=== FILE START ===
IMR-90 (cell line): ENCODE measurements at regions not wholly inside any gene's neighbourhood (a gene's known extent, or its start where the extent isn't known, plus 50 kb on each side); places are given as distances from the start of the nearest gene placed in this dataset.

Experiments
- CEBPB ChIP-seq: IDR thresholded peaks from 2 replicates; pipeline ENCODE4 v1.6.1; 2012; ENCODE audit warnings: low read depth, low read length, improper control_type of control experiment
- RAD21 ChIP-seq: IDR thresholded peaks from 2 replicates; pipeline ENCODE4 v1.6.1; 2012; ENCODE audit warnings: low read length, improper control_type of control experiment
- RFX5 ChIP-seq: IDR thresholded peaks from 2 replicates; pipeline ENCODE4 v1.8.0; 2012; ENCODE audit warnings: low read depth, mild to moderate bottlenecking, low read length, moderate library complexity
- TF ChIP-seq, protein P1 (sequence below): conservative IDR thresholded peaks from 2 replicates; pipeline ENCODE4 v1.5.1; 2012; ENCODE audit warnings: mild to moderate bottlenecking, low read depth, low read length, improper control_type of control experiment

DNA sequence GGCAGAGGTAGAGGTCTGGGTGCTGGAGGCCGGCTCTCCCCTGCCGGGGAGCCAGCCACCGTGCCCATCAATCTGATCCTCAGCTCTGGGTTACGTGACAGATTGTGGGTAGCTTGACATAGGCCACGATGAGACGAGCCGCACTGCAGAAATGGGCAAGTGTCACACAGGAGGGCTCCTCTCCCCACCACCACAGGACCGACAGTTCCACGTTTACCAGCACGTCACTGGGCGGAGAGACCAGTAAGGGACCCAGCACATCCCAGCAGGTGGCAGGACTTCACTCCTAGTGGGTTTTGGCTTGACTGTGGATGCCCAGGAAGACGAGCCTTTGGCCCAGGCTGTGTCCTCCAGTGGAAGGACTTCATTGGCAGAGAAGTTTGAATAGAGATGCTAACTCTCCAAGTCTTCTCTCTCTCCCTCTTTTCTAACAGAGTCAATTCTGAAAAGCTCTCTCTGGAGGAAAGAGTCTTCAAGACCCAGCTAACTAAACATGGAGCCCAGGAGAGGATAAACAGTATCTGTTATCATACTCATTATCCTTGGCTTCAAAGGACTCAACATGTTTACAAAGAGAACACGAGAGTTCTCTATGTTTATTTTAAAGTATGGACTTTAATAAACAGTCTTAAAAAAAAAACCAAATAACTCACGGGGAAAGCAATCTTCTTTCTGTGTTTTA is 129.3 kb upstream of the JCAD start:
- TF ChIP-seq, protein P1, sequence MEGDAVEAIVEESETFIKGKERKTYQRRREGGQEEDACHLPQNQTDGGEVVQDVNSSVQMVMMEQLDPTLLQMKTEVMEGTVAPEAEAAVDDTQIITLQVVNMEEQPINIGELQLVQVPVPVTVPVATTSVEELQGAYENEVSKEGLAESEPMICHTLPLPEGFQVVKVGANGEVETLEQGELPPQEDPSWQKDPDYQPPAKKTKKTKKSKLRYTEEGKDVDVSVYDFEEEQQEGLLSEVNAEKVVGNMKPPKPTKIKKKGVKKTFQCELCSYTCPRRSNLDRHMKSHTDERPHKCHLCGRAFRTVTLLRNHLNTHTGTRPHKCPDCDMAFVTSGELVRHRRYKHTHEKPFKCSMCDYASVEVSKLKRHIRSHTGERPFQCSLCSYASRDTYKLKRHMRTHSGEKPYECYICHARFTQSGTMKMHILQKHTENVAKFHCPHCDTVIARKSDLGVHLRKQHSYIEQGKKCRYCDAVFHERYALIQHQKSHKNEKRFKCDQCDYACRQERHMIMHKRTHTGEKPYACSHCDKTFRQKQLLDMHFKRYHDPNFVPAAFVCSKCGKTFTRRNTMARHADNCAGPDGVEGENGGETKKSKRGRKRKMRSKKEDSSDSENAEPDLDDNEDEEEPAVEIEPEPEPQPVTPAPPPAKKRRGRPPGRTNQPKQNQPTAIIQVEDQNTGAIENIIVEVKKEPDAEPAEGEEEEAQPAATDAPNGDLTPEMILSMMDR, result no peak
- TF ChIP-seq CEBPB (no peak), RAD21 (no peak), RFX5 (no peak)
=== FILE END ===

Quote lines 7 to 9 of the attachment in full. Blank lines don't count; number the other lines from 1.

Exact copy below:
DNA sequence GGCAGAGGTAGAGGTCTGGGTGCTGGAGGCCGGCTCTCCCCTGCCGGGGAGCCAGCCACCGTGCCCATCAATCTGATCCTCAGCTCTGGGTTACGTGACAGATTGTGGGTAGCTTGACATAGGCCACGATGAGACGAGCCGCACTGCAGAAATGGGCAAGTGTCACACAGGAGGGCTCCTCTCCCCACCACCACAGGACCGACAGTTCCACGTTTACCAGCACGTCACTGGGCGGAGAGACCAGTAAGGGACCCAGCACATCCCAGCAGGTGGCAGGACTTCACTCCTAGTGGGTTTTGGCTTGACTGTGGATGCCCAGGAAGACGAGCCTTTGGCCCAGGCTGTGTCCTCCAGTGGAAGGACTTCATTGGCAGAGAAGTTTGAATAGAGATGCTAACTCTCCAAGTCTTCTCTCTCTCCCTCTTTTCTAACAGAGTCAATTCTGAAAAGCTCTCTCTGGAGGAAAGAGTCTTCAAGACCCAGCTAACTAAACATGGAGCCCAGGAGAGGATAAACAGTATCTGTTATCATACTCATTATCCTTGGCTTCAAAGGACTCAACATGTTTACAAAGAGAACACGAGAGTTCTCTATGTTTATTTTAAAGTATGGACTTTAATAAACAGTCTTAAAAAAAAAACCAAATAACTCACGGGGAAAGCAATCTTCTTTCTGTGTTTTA is 129.3 kb upstream of the JCAD start:
- TF ChIP-seq, protein P1, sequence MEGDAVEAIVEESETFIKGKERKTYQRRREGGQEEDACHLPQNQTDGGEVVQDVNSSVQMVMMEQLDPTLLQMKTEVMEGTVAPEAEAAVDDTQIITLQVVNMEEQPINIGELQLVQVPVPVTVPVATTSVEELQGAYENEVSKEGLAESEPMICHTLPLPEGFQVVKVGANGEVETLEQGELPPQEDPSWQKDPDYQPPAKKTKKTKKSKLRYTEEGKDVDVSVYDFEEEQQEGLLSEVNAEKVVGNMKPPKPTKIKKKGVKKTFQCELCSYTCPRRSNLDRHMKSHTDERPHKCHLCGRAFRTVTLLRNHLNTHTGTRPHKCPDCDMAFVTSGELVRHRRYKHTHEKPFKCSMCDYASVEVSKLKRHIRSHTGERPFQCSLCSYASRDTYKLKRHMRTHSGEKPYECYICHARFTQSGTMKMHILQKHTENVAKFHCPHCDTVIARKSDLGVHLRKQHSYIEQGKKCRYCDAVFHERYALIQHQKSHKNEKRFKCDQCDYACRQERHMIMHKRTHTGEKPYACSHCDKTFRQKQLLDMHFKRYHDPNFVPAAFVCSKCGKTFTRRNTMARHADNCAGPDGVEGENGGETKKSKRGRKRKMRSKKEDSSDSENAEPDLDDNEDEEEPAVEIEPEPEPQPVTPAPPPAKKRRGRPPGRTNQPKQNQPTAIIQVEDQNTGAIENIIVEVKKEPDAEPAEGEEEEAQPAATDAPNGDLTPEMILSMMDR, result no peak
- TF ChIP-seq CEBPB (no peak), RAD21 (no peak), RFX5 (no peak)